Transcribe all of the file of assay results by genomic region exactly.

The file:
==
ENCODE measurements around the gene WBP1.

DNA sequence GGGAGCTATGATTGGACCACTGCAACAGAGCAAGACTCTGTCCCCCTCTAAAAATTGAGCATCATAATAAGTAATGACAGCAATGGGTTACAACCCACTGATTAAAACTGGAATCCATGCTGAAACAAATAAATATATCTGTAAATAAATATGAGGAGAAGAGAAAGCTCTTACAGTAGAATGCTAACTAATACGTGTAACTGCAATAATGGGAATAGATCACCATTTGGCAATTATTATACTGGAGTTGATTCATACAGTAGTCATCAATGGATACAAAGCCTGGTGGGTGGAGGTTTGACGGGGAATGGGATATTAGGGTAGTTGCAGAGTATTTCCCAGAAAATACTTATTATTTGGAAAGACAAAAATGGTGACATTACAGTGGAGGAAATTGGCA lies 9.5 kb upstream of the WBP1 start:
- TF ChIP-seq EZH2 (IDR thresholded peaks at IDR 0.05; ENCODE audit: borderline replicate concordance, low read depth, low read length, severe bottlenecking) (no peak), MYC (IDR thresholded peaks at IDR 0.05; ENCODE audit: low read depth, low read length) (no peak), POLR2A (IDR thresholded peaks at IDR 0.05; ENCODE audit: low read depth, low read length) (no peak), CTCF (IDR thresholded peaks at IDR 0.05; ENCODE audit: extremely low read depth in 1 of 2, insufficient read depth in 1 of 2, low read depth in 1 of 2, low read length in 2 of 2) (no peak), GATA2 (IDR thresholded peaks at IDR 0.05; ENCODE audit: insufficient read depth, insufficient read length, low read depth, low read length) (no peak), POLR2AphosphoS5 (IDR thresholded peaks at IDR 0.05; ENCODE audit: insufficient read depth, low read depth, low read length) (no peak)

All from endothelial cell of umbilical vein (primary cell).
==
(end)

ENCODE measurements around the gene WBP1.

DNA sequence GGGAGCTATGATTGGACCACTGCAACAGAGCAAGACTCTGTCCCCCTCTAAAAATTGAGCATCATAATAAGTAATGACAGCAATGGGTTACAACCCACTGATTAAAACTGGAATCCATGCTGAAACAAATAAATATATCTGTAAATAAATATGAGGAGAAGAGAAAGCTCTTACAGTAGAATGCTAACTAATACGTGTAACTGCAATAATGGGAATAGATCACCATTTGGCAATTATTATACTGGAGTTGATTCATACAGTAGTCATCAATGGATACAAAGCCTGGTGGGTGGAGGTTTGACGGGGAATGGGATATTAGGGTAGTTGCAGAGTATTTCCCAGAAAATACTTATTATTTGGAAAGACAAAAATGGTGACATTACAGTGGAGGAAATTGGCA lies 9.5 kb upstream of the WBP1 start:
- TF ChIP-seq EZH2 (IDR thresholded peaks at IDR 0.05; ENCODE audit: borderline replicate concordance, low read depth, low read length, severe bottlenecking) (no peak), MYC (IDR thresholded peaks at IDR 0.05; ENCODE audit: low read depth, low read length) (no peak), POLR2A (IDR thresholded peaks at IDR 0.05; ENCODE audit: low read depth, low read length) (no peak), CTCF (IDR thresholded peaks at IDR 0.05; ENCODE audit: extremely low read depth in 1 of 2, insufficient read depth in 1 of 2, low read depth in 1 of 2, low read length in 2 of 2) (no peak), GATA2 (IDR thresholded peaks at IDR 0.05; ENCODE audit: insufficient read depth, insufficient read length, low read depth, low read length) (no peak), POLR2AphosphoS5 (IDR thresholded peaks at IDR 0.05; ENCODE audit: insufficient read depth, low read depth, low read length) (no peak)

All from endothelial cell of umbilical vein (primary cell).